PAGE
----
When she was 10 years old she was sent to live with an aunt that resides in an area where Child Welfare Tshwane is the designated child protection agency. The aunt was concerned about Abigail and felt that she needed help. She contacted Child Welfare Tshwane and while helping the aunt to legalize foster care for Abigail, Abigail was referred to the Child Welfare Tshwane therapy unit. Part of the therapy process is a socio-emotional evaluation which is a standard evaluation of how a child experiences their life in the world. The evaluation strongly indicated that nobody helped Abigail at any stage to process the death of her mother. 

Trauma debriefing and bereavement counselling followed. Therapy to improve her emotional awareness equipped her and suddenly Abigail could name the feeling that she carried inside of her body since that day. Grief. Intense grief. The therapist walked with her through the grieving process. The foster family was also part of the therapy process. It helped them to understand Abigail and equipped them better to care for her.  

There is nothing unusual about the group of girls that sit in a circle on the grass. They are chatting, smiling, and laughing like young girls do.  But for one of them, every word and every smile and every interaction is regaining what she lost when she was 5 years old. Now Abigail is making friends, an active partaker in school, and an integrative part of her foster family. Abigail is alive again.

How does a 5-year-old survive when she sees her mother committing suicide?  Barely, just barely...until somebody listens; until shoulders pick her up and carry her to understanding and healing of unspeakable trauma.

* Alias used to protect identity

Tuesday, 7 July 2020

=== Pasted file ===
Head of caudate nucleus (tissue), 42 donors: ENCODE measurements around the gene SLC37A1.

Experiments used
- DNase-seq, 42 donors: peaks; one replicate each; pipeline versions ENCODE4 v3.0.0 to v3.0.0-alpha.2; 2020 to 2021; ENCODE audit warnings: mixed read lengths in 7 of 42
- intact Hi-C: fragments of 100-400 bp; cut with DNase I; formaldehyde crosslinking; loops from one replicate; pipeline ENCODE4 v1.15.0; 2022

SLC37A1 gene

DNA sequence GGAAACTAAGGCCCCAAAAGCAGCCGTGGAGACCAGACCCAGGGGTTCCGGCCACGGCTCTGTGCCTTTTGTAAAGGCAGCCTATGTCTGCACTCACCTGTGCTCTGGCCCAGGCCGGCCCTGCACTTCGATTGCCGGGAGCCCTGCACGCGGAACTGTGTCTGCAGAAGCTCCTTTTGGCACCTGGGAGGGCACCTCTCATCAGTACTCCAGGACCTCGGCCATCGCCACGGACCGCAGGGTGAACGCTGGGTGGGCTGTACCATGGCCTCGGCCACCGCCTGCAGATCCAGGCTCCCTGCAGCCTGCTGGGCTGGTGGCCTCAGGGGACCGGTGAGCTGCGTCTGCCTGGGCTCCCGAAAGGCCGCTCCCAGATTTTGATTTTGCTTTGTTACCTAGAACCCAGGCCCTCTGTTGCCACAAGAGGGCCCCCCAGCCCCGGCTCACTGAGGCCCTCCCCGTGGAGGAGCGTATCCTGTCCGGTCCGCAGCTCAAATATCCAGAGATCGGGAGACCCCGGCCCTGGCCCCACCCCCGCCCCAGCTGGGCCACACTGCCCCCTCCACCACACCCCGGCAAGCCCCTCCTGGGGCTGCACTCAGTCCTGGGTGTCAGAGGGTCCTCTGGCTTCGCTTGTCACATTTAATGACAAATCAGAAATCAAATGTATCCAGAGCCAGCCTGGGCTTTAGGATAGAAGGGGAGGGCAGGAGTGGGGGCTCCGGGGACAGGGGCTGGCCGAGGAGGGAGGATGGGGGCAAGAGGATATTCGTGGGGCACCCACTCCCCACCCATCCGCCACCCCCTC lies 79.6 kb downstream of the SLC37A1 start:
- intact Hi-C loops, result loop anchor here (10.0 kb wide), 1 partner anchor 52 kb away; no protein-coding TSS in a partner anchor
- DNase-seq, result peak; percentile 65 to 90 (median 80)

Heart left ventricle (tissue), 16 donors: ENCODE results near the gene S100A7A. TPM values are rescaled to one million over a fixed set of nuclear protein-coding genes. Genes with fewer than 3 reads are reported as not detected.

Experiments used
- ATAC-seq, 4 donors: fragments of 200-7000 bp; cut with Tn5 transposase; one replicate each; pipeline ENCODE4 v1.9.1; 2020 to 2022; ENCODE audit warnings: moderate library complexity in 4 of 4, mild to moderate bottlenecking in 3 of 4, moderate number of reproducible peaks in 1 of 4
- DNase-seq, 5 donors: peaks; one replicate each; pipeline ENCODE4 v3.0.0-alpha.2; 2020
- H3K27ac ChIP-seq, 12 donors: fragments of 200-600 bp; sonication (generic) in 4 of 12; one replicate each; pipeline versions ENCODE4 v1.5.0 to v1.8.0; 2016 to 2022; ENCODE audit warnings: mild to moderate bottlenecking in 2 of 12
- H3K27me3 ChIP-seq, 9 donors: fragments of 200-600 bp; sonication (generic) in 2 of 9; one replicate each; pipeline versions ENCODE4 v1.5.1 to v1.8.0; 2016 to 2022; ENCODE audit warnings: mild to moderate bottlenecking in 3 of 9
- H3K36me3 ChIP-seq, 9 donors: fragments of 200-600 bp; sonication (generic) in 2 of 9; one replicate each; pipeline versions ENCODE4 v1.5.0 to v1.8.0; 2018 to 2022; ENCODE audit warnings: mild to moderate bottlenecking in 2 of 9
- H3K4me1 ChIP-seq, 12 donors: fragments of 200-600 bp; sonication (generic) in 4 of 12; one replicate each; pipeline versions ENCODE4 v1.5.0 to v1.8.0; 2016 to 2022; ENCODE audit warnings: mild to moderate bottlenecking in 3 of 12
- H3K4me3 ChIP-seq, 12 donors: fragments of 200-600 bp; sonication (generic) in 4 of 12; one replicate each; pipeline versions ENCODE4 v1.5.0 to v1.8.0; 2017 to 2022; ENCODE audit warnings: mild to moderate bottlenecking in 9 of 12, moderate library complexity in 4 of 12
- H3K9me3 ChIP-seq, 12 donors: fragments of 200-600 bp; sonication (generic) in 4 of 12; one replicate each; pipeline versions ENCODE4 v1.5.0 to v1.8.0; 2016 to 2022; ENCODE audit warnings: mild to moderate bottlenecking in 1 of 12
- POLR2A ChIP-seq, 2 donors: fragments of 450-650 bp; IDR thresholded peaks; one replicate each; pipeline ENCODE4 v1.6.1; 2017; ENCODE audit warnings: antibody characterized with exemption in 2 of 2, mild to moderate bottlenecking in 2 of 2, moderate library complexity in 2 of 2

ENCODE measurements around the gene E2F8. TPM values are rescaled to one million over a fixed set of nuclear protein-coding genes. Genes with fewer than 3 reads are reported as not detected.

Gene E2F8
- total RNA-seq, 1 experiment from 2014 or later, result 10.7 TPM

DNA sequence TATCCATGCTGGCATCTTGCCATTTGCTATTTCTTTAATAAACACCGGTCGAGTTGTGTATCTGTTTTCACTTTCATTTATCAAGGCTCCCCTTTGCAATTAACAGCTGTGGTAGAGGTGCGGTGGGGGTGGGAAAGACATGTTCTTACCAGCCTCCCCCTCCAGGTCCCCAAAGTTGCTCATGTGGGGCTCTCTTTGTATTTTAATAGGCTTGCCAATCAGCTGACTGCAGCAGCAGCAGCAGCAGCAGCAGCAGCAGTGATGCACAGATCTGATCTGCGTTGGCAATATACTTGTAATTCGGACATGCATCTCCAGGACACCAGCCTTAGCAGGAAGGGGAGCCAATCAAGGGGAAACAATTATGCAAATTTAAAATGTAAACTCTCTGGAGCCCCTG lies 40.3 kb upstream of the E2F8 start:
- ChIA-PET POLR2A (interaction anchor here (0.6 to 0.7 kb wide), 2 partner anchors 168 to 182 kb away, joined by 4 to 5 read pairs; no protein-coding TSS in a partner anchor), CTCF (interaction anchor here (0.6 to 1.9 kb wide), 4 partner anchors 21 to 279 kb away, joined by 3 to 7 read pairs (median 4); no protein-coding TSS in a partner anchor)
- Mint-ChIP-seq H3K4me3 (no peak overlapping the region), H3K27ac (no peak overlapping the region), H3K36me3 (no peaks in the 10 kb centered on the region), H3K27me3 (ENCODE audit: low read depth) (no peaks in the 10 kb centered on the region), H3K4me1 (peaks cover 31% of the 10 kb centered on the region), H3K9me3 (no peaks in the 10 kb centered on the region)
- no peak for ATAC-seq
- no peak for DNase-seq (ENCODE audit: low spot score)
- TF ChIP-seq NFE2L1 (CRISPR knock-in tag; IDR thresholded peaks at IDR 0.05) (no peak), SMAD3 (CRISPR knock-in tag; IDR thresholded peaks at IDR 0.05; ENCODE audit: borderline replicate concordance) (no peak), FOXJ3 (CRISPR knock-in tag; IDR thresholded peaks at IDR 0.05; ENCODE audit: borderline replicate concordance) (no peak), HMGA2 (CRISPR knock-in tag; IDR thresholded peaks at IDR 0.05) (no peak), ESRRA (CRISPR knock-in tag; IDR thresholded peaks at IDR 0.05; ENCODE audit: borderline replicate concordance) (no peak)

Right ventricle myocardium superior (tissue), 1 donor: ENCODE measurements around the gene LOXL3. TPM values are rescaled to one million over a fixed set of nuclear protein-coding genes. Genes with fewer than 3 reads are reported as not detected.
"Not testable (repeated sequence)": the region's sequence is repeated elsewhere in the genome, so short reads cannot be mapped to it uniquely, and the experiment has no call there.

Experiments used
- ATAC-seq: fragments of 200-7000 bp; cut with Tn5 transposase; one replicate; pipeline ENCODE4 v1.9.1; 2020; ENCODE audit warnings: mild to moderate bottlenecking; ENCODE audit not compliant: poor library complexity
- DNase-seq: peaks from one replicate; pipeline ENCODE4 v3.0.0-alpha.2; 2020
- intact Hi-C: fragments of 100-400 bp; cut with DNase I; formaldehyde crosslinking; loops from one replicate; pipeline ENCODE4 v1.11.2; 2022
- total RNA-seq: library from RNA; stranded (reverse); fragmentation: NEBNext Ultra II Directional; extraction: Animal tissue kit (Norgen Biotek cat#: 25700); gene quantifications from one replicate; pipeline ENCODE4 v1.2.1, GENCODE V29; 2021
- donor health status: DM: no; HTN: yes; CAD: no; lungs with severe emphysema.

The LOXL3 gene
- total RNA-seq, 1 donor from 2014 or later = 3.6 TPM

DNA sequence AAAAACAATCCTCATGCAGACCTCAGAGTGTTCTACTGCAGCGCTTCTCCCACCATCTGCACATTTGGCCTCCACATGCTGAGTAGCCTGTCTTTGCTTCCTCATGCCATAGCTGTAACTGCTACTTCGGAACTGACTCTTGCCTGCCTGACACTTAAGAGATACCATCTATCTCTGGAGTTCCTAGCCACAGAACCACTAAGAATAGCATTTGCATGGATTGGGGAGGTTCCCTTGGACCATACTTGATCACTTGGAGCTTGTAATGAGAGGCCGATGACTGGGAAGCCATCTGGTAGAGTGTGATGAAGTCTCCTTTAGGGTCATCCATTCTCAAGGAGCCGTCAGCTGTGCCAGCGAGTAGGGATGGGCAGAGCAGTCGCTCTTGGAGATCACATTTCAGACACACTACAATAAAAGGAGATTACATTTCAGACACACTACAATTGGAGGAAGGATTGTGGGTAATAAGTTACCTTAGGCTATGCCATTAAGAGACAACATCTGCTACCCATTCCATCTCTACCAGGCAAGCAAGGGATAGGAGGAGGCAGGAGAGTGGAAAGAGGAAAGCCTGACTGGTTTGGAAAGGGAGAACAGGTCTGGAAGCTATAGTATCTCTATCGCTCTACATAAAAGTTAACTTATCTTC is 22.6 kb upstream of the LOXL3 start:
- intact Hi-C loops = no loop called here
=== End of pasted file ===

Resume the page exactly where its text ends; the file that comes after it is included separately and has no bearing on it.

A Young Life prepared for her Future – The Story of *Jessy’s Medical Journey at Bramley’s Children Home

*Jessy was born into a family that struggled financially as both her parents were unemployed. The family lived in suspect places and alcohol was a constant. It was a struggle to survive and Jessy was not enrolled in Grade 1 when she was old enough. It simply was not a priority. She and her brother were placed in foster care with a family, but it was unsuccessful as the foster parents also lost their jobs. When *Jessy was 11 years old she and her brother found a home at Bramley Children’s Home.

She adapted quickly and found comfort in the stability that Bramley Children’s Home offered.  But Jessy was battling more than just the setbacks that she already lived through. She has a medical condition namely Maffucci Syndrome. It is a disorder that primarily affects the skin and bones by multiple benign growths of cartilage that develop within the bones. Because of this condition, Jessy had knock knees and an operation was needed. A doctor volunteered her services and the operation was successfully done. The help of the doctor reduced the financial impact on Bramley Children’s Home. The condition also caused a growth on Jessy’s arm and although she already had an operation on her arm, more operations are needed in the future. Her teeth also needed attention and Bramley took her to get orthodontic help. 

The circumstances of her parents improved and they are now renting a single room, which means that Jessy and her brother can visit their parents every second weekend. Although she enjoys visiting her parents she returns to Bramley with a gratefulness and a new zeal to make the best of every opportunity.

Jessy is a young girl that dares to dream about a better future. She darts to and fro on the soccer field. Her focus fixed on the soccer ball. She takes part in cultural activities but never neglects her academic school work. She is an achiever. She is a go-getter. She just simply refuses that anything robs her of her dreams.

Jessy is dreaming of one day becoming a doctor. The doctor that helped *Jessy with her knee and arm operations invited her to come and shadow for a day or two to find out what the medical profession is all about. Perhaps one day *Jessy will also be part of that team of doctors that helps to lift and carry children on their shoulders to enable them to reach a better future. 

* Alias used to protect identity